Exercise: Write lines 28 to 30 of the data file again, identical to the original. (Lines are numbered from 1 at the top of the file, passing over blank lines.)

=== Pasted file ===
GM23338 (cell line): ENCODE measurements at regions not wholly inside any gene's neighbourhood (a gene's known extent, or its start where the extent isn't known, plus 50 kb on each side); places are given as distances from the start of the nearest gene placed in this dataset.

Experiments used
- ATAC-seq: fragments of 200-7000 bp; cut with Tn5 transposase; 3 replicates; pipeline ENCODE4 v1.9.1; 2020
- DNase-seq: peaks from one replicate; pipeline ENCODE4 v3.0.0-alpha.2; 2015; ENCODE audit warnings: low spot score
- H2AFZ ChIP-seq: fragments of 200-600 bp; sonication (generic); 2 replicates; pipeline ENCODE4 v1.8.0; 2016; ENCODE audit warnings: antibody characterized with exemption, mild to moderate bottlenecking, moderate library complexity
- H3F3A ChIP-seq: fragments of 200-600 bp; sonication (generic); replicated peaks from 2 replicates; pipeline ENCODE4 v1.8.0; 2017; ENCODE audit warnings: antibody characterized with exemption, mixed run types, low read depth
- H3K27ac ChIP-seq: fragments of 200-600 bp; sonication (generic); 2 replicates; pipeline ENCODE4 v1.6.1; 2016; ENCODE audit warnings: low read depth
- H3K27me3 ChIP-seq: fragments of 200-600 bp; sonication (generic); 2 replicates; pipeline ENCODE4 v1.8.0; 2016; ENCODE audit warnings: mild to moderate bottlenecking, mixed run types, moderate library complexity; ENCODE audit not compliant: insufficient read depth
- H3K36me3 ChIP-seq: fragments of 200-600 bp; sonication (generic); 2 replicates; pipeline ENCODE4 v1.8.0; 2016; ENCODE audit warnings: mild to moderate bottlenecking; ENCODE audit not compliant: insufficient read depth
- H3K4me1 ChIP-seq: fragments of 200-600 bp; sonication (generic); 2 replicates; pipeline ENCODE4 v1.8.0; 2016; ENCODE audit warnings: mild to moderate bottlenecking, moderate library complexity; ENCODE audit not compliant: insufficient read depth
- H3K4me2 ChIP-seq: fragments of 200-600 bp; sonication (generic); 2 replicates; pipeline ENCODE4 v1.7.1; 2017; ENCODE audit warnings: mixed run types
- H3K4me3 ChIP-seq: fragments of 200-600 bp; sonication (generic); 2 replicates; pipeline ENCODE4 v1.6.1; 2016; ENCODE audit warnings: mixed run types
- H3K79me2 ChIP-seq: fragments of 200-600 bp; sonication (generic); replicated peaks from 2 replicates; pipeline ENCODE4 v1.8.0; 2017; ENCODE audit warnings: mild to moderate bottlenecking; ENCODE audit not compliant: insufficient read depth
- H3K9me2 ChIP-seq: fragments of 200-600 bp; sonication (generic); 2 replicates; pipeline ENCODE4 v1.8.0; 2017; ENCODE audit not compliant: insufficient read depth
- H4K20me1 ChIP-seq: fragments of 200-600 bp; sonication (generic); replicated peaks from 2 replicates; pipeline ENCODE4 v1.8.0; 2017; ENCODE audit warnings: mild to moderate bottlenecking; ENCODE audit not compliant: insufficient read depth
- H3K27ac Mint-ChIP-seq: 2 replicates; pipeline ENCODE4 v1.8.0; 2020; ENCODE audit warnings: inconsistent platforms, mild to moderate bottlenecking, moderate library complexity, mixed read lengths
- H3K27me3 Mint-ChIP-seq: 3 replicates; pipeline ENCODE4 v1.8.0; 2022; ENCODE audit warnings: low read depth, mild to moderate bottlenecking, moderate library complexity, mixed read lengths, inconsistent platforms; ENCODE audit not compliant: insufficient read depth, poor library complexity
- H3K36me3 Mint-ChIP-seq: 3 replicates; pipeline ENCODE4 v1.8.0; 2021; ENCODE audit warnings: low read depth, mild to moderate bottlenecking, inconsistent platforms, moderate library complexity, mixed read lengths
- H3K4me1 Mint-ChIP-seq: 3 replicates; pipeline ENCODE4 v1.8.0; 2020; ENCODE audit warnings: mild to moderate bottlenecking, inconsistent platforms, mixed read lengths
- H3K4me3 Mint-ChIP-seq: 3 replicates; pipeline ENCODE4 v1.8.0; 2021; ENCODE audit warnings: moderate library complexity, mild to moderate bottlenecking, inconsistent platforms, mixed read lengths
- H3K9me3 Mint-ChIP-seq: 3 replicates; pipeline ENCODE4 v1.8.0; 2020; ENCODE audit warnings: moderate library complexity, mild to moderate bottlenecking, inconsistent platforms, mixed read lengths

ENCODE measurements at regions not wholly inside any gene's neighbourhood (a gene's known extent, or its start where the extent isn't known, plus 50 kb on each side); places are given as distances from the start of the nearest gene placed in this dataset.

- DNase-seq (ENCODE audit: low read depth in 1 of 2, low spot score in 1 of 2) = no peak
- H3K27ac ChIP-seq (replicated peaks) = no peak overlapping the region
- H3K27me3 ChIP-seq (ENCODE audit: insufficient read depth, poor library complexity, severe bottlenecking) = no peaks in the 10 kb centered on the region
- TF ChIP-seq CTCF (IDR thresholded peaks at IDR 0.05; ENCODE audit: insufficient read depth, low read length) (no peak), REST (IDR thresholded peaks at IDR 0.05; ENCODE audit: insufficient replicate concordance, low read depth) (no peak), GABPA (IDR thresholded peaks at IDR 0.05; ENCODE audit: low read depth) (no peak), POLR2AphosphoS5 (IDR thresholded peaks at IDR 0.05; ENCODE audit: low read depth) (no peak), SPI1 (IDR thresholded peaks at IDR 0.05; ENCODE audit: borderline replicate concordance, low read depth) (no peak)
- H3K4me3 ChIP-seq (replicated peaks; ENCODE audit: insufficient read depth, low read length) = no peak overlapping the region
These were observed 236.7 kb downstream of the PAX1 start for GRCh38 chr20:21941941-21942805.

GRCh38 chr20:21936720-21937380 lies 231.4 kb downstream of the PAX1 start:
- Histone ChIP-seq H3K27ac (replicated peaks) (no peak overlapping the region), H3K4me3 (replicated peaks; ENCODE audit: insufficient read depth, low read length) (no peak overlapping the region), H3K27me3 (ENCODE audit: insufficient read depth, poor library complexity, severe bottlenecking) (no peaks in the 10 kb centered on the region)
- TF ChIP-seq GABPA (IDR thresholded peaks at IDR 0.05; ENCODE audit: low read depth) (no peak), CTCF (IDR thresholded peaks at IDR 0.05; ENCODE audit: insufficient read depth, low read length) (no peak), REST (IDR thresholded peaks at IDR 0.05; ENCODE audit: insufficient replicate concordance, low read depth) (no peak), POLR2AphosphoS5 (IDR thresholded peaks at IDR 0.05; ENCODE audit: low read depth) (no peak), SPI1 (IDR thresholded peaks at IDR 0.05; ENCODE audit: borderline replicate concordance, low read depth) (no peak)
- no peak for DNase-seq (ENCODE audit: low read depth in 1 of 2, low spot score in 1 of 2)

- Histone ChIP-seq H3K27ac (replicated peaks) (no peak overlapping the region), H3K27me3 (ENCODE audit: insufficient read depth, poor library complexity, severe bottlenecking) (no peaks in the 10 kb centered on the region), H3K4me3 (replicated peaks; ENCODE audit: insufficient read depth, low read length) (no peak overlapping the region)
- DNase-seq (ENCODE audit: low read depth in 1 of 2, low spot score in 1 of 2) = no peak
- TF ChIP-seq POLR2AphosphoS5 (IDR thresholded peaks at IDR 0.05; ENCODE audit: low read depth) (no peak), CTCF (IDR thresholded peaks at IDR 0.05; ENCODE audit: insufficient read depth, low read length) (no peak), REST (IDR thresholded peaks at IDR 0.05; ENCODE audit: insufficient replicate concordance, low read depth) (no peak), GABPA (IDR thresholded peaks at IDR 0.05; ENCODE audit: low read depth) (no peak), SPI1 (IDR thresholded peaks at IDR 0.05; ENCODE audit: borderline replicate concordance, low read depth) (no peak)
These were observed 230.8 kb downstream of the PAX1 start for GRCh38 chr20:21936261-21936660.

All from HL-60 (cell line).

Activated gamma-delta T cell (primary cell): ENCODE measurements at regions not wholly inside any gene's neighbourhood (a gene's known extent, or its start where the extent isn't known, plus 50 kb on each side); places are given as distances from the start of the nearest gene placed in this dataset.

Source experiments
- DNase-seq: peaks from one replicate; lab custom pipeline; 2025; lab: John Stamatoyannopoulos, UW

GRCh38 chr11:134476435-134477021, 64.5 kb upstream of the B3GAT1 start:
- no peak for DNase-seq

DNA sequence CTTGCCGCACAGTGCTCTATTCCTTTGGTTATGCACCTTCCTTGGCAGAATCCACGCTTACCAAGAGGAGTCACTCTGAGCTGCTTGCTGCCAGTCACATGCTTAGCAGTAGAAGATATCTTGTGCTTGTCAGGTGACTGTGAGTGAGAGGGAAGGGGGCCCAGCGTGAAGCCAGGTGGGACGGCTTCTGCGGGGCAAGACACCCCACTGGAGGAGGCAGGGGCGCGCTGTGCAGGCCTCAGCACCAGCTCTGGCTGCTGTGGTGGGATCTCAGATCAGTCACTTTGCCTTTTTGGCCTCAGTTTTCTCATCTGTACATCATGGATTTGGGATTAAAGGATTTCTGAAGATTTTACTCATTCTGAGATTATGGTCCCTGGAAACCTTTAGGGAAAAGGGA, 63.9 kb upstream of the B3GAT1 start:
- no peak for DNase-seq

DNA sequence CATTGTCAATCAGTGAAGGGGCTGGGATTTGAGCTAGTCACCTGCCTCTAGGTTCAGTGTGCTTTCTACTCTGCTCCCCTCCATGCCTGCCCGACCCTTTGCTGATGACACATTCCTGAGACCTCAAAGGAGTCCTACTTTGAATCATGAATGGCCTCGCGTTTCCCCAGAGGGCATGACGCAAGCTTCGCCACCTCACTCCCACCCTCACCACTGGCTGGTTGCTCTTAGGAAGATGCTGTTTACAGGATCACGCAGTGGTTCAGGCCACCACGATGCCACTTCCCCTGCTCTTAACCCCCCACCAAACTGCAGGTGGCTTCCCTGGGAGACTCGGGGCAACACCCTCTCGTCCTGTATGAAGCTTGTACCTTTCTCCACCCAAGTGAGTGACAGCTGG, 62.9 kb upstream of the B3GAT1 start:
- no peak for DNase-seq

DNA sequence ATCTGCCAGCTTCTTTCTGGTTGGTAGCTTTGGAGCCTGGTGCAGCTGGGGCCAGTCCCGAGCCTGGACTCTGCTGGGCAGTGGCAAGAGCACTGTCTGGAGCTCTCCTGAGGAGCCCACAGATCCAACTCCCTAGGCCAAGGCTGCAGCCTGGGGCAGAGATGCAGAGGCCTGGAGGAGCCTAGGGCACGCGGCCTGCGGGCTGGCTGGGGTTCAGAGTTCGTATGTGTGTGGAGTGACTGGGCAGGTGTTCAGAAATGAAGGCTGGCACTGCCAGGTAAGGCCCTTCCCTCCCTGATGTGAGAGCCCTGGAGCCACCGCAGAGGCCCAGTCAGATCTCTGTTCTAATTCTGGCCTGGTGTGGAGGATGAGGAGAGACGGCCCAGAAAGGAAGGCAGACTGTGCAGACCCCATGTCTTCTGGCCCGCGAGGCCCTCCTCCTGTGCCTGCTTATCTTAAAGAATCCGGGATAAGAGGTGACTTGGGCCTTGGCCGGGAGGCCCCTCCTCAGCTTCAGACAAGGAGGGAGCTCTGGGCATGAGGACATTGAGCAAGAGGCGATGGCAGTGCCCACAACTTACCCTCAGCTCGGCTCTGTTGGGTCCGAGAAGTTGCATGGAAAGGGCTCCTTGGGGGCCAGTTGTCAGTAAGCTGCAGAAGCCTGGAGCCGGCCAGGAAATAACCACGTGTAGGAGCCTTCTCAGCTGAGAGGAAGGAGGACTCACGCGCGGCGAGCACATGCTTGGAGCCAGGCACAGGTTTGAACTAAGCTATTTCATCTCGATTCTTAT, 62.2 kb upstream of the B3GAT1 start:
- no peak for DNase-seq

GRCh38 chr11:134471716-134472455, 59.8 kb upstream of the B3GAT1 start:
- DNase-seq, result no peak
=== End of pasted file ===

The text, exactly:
These were observed 236.7 kb downstream of the PAX1 start for GRCh38 chr20:21941941-21942805.

GRCh38 chr20:21936720-21937380 lies 231.4 kb downstream of the PAX1 start:
- Histone ChIP-seq H3K27ac (replicated peaks) (no peak overlapping the region), H3K4me3 (replicated peaks; ENCODE audit: insufficient read depth, low read length) (no peak overlapping the region), H3K27me3 (ENCODE audit: insufficient read depth, poor library complexity, severe bottlenecking) (no peaks in the 10 kb centered on the region)